Is It Farcical Defending Corporate Responsibility?

Is It Farcical Defending Corporate Responsibility?

Ike Valentine Iyioke (Michigan State University, USA)
DOI: 10.4018/978-1-5225-3551-5.ch001


Who is exempting corporations from social and other responsibilities and why? For sure, CSR is now an old phenomenon; then why the continued fuss about it? Or has the meaning changed over time? The posers are plenty but the grouse for why the debate has endured is hinged on one main recurrent claim: CSR fritters away profits. This cliché has been sustained even as it is built on quicksand. Briefly, corporations are legal persons, not persons in flesh and blood. But despite this differentiation, both types of persons aspire to identify with ethical attributes such as accountability, trustworthiness, reliability, and fidelity. Hence, the author contends that corporations belong to the moral community. As such, corporations are judged on similar moral yardstick as persons with flesh and blood on conduct that they similarly share. This notion forms the core argument for this chapter while emphasizing that CSR is indispensable.
Chapter Preview

Is It Farcical Defending Corporate Social Responsibility?


A chapter title like this one might seem gutsy and intriguing, yet intentional. But, it may well represent the gut feelings of people irked by lingering debates that have attended this topic. Backed by emerging realities, analysts have questioned the thinking behind the defense of corporations from social responsibility. Critics are peeved that the debate has endured largely on one omnibus: CSR fritters away profits. The present chapter finds that defense a stale gripe. True, since the industrial revolution, businesses have sought to internalize profits and to bear less responsibility by externalizing the costs of their operations. But, recent research shows that it is a cliché which relevance had been gutted. In advanced economies, this realization began trending up since the late 1970s. And even as data are more limited for emerging markets and developing economies, there is nothing to indicate otherwise given the current globalized climate. For instance, the UK-based Economist Intelligence Unit, in a 2007 global survey of corporate managers, found that most respondents (55.2%) considered CSR a high or very high priority for their company, representing a significant increase from three years earlier (33.9%). And even greater majority (68.9%) expected the importance of CSR to continue to increase in the future (MITSloan, 2013). If there is a time to permanently squelch excuses that exempt corporations from CSR, that time is now.

For clarity, the term ‘corporate’ encompasses any form of grouping of persons such as corporations and organizations and to such concepts as legal entities and group agents. Most common examples include, commercial firms; others are political parties, nation states, faith groups, trade unions and similar assemblages or aggregations. And in any given group, there are multiple stakeholders or partners (shareholders/investors, employees, customers, suppliers, local authorities, governments and interest groups). Corporate social responsibility entails the obligation to act for the benefit of society at large by establishing equity with all stakeholders while maintaining a balance between running the business and protecting the ecosystem in which businesses operate.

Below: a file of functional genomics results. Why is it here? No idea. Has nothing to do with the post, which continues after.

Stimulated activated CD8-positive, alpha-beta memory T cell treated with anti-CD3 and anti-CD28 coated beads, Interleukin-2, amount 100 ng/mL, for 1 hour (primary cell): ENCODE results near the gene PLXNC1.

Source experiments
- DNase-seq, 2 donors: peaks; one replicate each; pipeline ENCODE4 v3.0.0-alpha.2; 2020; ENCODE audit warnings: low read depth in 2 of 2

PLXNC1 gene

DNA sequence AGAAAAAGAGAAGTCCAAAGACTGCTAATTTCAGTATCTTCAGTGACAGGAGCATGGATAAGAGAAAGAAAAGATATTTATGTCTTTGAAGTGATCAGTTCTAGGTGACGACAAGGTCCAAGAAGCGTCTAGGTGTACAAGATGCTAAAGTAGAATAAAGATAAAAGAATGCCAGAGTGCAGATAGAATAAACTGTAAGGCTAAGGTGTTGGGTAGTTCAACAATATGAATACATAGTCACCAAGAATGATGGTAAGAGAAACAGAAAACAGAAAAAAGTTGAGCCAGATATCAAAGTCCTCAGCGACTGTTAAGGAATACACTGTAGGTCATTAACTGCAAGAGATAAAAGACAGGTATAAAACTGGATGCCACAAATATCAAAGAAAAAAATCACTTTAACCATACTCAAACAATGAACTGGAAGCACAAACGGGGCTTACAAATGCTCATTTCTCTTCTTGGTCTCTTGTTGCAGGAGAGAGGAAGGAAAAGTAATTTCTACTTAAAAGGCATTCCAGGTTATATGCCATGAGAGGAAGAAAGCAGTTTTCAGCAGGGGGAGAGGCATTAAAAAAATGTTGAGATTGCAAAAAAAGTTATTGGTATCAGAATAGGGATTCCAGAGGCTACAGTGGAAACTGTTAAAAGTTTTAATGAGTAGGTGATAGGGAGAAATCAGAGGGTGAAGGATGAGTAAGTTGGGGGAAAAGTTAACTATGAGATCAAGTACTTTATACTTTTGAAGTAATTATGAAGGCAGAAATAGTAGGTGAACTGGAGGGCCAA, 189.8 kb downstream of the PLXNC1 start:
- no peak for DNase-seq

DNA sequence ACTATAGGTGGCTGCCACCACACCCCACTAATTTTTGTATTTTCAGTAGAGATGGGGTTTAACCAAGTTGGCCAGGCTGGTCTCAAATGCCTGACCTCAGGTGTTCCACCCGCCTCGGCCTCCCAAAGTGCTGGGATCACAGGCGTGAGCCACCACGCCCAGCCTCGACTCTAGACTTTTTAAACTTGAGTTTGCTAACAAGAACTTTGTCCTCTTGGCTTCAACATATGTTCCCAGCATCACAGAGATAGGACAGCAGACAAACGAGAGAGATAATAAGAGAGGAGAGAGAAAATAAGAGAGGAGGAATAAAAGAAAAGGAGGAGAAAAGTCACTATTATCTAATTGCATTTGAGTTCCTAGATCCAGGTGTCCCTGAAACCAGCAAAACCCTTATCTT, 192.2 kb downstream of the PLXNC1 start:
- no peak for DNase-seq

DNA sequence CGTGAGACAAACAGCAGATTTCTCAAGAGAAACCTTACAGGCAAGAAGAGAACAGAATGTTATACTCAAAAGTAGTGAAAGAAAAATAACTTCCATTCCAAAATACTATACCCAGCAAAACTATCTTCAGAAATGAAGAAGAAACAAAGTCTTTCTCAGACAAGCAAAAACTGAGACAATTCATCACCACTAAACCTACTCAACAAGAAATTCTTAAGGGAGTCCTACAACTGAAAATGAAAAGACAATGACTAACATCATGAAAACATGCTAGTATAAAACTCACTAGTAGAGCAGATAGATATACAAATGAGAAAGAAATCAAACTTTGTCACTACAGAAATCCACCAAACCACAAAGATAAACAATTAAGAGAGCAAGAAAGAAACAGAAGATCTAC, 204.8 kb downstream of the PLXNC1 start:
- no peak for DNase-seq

Briefly; even as corporations are not persons in the flesh, they are ‘persons’ of a different kind. But despite this differentiation, both types of persons aspire to identify with ethical attributes such as accountability, trustworthiness, reliability and fidelity. As such, this chapter is of the view that corporations belong to the moral community. On this score, corporations as legal persons are judged on similar yardstick as individuals with flesh and blood on conducts that are similarly shared. This notation will form the core argument, while emphasizing that CSR is an indispensable ethical value or character trait that all corporations must possess to do business. It is no longer if but, how much of social responsibility should corporations have.

This chapter is broadly discussed under three segments – related literature, emerging results, and implications for the future. Ultimately, the chapter will attempt to end the debate by laying to rest the fact that corporations as ‘persons’ actually do have social conscience and thus belong squarely within the moral community. Opponents of CSR would gloat at their position as the sign of the times, but the chapter's most important claim is that it is indeed farcical to continue to exempt corporate bodies from social (and other) responsibilities.

Complete Chapter List

Search this Book: